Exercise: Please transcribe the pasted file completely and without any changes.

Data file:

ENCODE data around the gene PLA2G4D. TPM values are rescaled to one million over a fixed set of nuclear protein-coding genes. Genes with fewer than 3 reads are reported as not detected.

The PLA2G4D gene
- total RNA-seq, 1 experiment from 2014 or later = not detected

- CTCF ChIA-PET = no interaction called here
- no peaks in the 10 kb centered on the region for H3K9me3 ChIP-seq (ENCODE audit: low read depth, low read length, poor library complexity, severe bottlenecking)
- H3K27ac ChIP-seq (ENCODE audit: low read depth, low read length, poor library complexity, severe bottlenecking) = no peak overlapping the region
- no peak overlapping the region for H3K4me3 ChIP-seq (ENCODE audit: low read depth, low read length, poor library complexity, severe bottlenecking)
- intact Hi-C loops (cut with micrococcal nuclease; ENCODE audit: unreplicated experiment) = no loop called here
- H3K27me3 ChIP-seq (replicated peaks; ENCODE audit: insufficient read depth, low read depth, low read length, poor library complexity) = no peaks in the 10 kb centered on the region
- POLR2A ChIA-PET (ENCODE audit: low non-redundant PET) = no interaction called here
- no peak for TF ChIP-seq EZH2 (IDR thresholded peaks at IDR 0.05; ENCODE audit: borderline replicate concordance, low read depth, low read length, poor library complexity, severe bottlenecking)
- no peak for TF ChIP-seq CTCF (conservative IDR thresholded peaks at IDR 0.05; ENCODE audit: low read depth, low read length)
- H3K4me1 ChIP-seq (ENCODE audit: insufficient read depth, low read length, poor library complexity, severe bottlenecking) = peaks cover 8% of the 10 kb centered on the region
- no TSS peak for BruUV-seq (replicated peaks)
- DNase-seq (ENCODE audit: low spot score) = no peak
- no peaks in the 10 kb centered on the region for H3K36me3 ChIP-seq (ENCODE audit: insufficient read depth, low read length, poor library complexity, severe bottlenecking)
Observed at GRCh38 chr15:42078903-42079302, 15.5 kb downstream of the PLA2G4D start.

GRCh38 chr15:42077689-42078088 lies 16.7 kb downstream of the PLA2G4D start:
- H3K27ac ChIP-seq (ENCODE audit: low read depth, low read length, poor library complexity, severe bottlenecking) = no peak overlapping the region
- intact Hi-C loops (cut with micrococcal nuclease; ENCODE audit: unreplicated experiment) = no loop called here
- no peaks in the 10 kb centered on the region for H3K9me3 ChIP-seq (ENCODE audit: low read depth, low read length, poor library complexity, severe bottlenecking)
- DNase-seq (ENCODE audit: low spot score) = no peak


ENCODE data around the gene PLA2G4D. TPM values are rescaled to one million over a fixed set of nuclear protein-coding genes. Genes with fewer than 3 reads are reported as not detected.

The PLA2G4D gene
- total RNA-seq, 1 experiment from 2014 or later = not detected

- CTCF ChIA-PET = no interaction called here
- no peaks in the 10 kb centered on the region for H3K9me3 ChIP-seq (ENCODE audit: low read depth, low read length, poor library complexity, severe bottlenecking)
- H3K27ac ChIP-seq (ENCODE audit: low read depth, low read length, poor library complexity, severe bottlenecking) = no peak overlapping the region
- no peak overlapping the region for H3K4me3 ChIP-seq (ENCODE audit: low read depth, low read length, poor library complexity, severe bottlenecking)
- intact Hi-C loops (cut with micrococcal nuclease; ENCODE audit: unreplicated experiment) = no loop called here
- H3K27me3 ChIP-seq (replicated peaks; ENCODE audit: insufficient read depth, low read depth, low read length, poor library complexity) = no peaks in the 10 kb centered on the region
- POLR2A ChIA-PET (ENCODE audit: low non-redundant PET) = no interaction called here
- no peak for TF ChIP-seq EZH2 (IDR thresholded peaks at IDR 0.05; ENCODE audit: borderline replicate concordance, low read depth, low read length, poor library complexity, severe bottlenecking)
- no peak for TF ChIP-seq CTCF (conservative IDR thresholded peaks at IDR 0.05; ENCODE audit: low read depth, low read length)
- H3K4me1 ChIP-seq (ENCODE audit: insufficient read depth, low read length, poor library complexity, severe bottlenecking) = peaks cover 8% of the 10 kb centered on the region
- no TSS peak for BruUV-seq (replicated peaks)
- DNase-seq (ENCODE audit: low spot score) = no peak
- no peaks in the 10 kb centered on the region for H3K36me3 ChIP-seq (ENCODE audit: insufficient read depth, low read length, poor library complexity, severe bottlenecking)
Observed at GRCh38 chr15:42078903-42079302, 15.5 kb downstream of the PLA2G4D start.

GRCh38 chr15:42077689-42078088 lies 16.7 kb downstream of the PLA2G4D start:
- H3K27ac ChIP-seq (ENCODE audit: low read depth, low read length, poor library complexity, severe bottlenecking) = no peak overlapping the region
- intact Hi-C loops (cut with micrococcal nuclease; ENCODE audit: unreplicated experiment) = no loop called here
- no peaks in the 10 kb centered on the region for H3K9me3 ChIP-seq (ENCODE audit: low read depth, low read length, poor library complexity, severe bottlenecking)
- DNase-seq (ENCODE audit: low spot score) = no peak